Finally, add an History Graph:

So, everything is ready for the Blynk application.

Arduino Code

Retrieve the token in your emails and paste it into the Arduino code below. Also change the connection settings to your WiFi network. Upload the code and open the serial monitor. To run the OLED shield, you will need to add the Adafruit_SSD1306 library modified by Mike Causer available on Github here.

 * Blynk DHT22 Shield for Wemos d1 mini
 * - Read temperature and humidity
 * - Display value on OLED Shield (64x48 pixels) 
 * - Lit la température et l'humidité sur le capteur DHT22
 * - Affiche les mesures sur l'écran OLED (64x48 pixels)
 * This program is free software: you can redistribute it and/or modify
 * it under the terms of the GNU General Public License as published by
 * the Free Software Foundation, either version 3 of the License, or
 * (at your option) any later version.
 * This program is distributed in the hope that it will be useful,
 * but WITHOUT ANY WARRANTY; without even the implied warranty of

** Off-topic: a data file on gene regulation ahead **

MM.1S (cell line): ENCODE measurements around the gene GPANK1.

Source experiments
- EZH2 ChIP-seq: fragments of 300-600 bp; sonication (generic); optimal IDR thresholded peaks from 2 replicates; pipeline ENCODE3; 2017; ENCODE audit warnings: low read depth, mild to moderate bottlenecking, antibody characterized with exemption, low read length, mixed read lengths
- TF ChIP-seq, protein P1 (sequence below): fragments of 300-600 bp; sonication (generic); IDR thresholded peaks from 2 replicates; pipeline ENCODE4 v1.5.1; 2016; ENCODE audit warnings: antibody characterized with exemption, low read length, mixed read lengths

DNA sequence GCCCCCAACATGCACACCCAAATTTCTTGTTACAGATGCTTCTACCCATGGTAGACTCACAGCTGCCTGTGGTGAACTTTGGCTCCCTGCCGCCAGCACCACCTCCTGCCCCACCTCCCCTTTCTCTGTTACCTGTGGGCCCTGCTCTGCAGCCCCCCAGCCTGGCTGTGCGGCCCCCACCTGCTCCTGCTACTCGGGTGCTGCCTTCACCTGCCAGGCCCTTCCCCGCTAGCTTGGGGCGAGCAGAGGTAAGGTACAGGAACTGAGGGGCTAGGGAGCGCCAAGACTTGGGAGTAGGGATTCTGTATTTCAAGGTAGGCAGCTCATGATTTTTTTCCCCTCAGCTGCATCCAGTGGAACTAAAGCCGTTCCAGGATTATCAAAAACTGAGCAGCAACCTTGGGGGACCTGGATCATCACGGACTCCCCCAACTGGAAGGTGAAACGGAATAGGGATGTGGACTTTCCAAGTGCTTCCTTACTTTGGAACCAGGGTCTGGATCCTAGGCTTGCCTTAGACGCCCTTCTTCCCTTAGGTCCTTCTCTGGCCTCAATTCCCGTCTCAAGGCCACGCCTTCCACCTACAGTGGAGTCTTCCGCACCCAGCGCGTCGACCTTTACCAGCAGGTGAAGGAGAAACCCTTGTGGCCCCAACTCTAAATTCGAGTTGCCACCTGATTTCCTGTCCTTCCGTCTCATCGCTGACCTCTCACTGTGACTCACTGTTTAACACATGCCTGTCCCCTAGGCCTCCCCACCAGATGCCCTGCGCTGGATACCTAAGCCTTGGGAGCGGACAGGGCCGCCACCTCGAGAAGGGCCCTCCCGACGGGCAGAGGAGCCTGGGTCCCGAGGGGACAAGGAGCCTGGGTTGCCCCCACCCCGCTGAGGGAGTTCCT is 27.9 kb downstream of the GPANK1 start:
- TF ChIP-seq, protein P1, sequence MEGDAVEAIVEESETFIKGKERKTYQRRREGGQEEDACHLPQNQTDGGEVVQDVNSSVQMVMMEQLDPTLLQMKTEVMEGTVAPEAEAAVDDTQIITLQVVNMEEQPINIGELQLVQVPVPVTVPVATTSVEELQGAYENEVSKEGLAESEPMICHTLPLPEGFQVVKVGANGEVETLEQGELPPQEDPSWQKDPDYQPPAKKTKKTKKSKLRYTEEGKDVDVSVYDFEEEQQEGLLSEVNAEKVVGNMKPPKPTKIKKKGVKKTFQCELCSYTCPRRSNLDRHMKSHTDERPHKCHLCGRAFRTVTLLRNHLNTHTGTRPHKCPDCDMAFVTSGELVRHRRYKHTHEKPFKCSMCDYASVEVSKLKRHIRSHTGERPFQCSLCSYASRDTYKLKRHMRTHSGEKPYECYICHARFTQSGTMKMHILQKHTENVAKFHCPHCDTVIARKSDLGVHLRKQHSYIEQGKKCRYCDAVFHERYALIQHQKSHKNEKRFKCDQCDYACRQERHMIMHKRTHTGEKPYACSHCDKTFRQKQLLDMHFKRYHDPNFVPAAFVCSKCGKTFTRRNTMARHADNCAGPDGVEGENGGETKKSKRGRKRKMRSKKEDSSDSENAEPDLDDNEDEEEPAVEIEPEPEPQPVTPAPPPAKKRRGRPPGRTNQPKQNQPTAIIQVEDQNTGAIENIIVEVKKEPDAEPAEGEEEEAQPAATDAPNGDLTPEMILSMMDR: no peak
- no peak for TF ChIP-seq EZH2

* GNU General Public License for more details.
 * You should have received a copy of the GNU General Public License
 * along with this program.  If not, see <>.
 * Licence : MIT
 * Copyright (C) 2017 : and
//#define BLYNK_DEBUG         // Optional, this enables lots of prints
#define BLYNK_PRINT Serial    // Comment this out to disable prints and save space
#include <SPI.h>
#include <Wire.h>
#include <Adafruit_GFX.h>
#include "Adafruit_SSD1306.h"
#include <BlynkSimpleEsp8266.h>
#include <SimpleTimer.h>
#include <DHT.h>

#define OLED_RESET 0  // GPIO0
Adafruit_SSD1306 display(OLED_RESET);

#define DHTPIN D4
#define DHTTYPE DHT22

//SHT3X sht30(0x45);
SimpleTimer timer;

// Vos paramètres de connexion WiFi - Your WiFi credentials.
char ssid[] = "yourSSID";
char pass[] = "yourPASSWORD";

// Jeton Blynk - Blynk Token
char auth[] = "yourTOKEN"; 

void sendSensor(){
  float t = dht.readTemperature();
  float h = dht.readHumidity();
  Blynk.virtualWrite(V0, t);
  Blynk.virtualWrite(V1, h);

void displaySensor(float t, float h){

  display.println("- Blynk -");
  display.print("T ");
  display.println(" *C");

  display.print("H ");
  display.println(" %");

void setup() {
  // Authentification auprès du serveur local Blynk - Authenticate to Blynk Private Server